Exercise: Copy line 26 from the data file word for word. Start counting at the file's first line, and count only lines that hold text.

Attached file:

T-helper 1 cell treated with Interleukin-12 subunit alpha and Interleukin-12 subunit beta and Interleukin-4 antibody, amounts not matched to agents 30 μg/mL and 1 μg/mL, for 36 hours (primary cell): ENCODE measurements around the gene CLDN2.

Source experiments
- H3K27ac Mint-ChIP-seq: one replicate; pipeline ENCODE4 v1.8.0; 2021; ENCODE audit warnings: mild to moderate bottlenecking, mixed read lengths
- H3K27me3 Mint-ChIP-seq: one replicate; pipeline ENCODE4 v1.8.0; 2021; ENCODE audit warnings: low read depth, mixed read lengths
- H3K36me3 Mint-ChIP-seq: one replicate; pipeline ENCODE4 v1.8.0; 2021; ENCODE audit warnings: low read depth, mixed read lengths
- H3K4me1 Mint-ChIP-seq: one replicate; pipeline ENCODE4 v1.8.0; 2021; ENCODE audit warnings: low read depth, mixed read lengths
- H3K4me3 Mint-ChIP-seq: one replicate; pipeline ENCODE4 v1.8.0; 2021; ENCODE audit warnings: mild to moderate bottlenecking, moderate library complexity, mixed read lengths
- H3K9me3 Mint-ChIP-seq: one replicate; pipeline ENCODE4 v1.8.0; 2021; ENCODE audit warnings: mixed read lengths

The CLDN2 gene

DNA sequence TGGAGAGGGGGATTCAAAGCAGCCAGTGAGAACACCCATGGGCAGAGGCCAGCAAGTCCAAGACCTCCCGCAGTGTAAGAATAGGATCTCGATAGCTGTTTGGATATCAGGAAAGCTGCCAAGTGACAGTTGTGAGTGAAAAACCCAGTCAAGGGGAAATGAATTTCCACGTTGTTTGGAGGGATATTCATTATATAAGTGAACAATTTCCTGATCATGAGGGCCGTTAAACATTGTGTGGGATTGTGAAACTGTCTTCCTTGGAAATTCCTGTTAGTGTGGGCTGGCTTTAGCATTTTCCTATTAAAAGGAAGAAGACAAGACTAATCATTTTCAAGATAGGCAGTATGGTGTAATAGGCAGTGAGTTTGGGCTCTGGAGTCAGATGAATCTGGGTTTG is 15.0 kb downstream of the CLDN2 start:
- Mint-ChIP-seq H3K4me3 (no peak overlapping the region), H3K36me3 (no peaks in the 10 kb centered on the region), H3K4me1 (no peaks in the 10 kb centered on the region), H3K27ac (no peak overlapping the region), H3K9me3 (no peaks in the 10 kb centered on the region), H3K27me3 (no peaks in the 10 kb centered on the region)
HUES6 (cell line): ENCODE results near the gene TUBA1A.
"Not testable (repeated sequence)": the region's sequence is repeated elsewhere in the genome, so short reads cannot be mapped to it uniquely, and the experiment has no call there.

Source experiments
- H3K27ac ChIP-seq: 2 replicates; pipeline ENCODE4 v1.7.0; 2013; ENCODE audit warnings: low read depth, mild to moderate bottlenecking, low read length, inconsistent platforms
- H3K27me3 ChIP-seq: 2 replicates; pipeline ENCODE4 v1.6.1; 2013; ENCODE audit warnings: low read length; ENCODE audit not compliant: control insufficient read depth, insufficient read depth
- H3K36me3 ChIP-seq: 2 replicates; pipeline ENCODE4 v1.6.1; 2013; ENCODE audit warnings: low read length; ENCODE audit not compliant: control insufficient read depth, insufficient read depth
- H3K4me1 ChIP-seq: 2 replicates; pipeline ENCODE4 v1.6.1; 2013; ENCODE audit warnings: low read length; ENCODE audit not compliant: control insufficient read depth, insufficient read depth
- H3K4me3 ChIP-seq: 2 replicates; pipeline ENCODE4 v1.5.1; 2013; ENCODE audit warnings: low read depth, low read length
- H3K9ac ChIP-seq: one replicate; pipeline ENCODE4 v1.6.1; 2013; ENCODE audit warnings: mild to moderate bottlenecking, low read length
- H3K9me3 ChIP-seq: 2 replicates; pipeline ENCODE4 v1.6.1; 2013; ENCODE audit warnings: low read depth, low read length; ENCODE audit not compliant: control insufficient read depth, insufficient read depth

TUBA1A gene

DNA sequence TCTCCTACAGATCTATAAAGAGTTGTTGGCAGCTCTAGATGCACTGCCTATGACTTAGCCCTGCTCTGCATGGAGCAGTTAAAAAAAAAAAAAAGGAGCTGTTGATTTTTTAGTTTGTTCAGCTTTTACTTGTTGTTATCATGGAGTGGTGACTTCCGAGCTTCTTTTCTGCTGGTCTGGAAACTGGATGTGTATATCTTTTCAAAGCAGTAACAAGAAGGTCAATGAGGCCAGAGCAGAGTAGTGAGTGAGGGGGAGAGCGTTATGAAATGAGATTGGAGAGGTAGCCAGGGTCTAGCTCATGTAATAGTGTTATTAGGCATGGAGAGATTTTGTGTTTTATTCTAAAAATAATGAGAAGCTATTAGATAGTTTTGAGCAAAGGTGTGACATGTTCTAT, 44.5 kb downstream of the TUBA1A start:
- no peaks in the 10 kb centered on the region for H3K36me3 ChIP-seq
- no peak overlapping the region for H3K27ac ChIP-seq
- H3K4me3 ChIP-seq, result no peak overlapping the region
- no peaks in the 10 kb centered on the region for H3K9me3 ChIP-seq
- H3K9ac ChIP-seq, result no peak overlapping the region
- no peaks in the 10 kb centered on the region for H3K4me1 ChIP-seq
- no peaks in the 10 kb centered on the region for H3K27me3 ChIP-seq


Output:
- H3K4me3 ChIP-seq, result no peak overlapping the region